Aaron Sloman
School of Computer Science
The University of Birmingham

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This is a first draft set of notes on a possible set of syllabus proposals for teaching Artificial Intelligence in Schools. This could be seen as a supplement to current proposals for teaching Computer Science in schools. The aims of the two sets of proposals are different.

A typical Computer Science syllabus would take a 'bottom up' approach in which an understanding of computing is based on understanding of some of the important features of computers and aimed at producing people with the ability to develop and to think about computing systems that meet important current and future practical needs.

The AI proposals presented here are intended to complement such a syllabus by offering a type of education that would be attractive to a different kind of student, such as might be interested in the study of philosophy, psychology, language, social science, biology, or mathematics. It would adopt a more 'top down' approach, by introducing such students to 'higher level' ideas such as the notion that there are various kinds of information processing, some of which occur in nature, e.g. in all animals, including microbes and humans, whereas others occur only in man-made machines. This opposition would lead to the challenge of producing machines that exhibit more of the capabilities that are characteristic of humans and other animals. Such a syllabus should introduce

An example of the difference between the two kinds of syllabus is that whereas a Computer Science syllabus may start its programming component with work on logical and arithmetical operations, the proposed AI syllabus would begin with list-processing programs using a high level AI language providing pattern matching capabilities used to implement simple kinds of 'natural language' processing, such as generating and later parsing sentences, and then making plans, solving puzzles, and perhaps doing some learning. Some schools might wish to introduce AI teaching based on programming physical or robots, though that should be an option rather than a requirement.

What is artificial intelligence (AI)?

AI is a (badly named) field of enquiry with two closely interrelated strands: science and engineering.

AI is inherently highly interdisciplinary because all kinds of intelligence, whether natural or artificial are concerned with subject matters that are studied in other disciplines, and the explanatory models of natural intelligence have to take account of and be evaluated in the disciplines that study the natural forms.

Further information about the scope of AI is provided in an accompanying document:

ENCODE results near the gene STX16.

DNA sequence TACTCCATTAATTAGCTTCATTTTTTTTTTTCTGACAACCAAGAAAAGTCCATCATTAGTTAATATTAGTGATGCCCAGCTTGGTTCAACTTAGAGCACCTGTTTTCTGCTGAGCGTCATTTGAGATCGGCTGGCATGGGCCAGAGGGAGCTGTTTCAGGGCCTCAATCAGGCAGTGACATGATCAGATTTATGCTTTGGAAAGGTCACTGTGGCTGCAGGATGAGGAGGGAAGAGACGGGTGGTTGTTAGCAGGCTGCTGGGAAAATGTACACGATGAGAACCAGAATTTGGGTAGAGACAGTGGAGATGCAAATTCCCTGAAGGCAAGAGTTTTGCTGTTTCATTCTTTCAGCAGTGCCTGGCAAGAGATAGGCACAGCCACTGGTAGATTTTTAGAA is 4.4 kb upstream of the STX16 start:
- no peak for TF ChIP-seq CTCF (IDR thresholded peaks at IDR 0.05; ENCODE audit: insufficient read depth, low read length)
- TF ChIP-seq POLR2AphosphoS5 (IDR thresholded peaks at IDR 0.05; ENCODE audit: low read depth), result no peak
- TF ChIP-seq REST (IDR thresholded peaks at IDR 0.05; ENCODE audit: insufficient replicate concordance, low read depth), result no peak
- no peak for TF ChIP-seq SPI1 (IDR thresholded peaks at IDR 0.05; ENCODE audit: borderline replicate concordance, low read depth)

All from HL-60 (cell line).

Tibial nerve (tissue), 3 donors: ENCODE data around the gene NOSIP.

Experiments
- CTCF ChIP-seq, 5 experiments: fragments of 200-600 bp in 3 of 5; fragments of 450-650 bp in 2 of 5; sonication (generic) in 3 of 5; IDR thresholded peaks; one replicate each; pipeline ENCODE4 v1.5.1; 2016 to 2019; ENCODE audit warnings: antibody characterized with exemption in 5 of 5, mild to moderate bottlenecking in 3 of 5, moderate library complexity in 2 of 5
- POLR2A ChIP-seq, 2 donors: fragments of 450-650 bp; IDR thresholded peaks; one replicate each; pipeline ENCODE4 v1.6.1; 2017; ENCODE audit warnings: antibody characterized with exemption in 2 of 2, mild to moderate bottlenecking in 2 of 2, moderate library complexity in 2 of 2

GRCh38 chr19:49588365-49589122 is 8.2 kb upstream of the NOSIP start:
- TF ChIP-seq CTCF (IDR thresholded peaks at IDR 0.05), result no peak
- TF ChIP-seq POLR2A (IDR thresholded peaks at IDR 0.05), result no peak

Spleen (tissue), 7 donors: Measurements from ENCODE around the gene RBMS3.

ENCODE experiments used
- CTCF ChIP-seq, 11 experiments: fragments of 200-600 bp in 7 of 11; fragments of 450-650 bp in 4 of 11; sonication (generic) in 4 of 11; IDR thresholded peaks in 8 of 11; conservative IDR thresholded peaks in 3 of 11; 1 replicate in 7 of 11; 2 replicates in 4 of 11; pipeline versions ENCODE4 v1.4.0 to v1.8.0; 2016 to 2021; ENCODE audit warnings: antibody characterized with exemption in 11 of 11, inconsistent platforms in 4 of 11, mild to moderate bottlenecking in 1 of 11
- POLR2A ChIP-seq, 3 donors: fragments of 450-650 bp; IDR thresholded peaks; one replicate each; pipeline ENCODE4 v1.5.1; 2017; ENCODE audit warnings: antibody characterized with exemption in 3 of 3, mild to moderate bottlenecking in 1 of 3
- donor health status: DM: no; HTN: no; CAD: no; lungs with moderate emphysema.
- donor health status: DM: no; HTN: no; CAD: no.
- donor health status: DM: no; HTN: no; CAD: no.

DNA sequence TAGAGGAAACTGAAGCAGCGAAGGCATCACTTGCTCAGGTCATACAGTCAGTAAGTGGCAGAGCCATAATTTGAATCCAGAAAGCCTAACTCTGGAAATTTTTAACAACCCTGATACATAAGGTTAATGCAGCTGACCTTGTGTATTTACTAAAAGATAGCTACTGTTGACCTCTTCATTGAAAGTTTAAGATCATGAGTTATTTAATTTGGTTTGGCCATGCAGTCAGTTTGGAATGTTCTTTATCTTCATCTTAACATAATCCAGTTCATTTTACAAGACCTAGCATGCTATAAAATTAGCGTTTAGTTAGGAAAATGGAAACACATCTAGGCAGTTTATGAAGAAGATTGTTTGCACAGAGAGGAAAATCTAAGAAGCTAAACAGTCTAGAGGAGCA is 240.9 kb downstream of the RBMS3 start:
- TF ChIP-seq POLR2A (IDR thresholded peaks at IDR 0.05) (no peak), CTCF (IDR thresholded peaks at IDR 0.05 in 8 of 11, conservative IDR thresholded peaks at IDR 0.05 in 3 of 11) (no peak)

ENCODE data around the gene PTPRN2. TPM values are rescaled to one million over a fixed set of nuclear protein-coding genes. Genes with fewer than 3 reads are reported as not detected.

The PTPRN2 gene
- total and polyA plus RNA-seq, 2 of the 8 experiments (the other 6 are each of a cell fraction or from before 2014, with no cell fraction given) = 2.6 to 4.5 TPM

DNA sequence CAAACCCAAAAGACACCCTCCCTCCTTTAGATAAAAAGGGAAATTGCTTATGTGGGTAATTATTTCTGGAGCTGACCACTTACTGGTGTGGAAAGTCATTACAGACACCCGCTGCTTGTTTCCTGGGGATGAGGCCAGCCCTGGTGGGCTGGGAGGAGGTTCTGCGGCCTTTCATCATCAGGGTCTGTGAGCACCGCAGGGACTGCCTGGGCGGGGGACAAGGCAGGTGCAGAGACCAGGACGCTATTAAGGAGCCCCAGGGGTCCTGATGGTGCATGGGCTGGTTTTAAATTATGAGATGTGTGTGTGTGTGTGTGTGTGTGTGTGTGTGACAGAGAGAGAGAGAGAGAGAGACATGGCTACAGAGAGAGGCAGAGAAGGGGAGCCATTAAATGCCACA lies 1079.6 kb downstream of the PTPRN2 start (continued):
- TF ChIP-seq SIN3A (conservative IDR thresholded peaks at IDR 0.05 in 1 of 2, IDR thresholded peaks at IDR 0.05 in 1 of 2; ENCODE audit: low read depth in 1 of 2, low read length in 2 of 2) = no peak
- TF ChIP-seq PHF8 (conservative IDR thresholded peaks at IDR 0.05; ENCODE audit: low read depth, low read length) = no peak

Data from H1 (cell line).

Like Alan Turing, in 'Computing machinery and intelligence', Mind, 59, pp. 433--460, 1950, I believe attempting to define 'intelligence' is a complete waste of time. We can collect many different examples of competences displayed by humans or other animals, and examples of challenging biologically-inspired behaviours required in future machines, and we can investigate requirements for modelling or replicating them without needing to draw any definite line between those that are and those that are not intelligent. We may find it useful to subdivide the cases in terms of either their capabilities, or the mechanisms required, or the kinds of information they use, or their potential usefulness in various contexts, and those divisions will be much more interesting and useful than any binary division based on a pre-theoretical concept like 'intelligence'.

Why would a student choose to study Artificial Intelligence?

The collection of course descriptions below is aimed at students who are interested in finding out how important ideas associated with the development of computer-based systems are relevant to the broad study of naturally occurring information-processing systems, and to the development of new machines with human-like or animal-like capabilities.

By taking this course such students will not only learn how to design, test, analyse, and compare working computer models of various kinds, but will also learn about their broader significance in helping us understand such diverse phenomena as human use of language, learning, visual and other forms of perception, problem solving, creativity, and also some of the evolutionary processes that produced them and some of the kinds of behaviours found in other animals. They will also be introduced to some of the practical applications of these techniques, e.g. in medical diagnosis, in computer games and in new forms of entertainment, as well as to philosophical and ethical debates related to these ideas.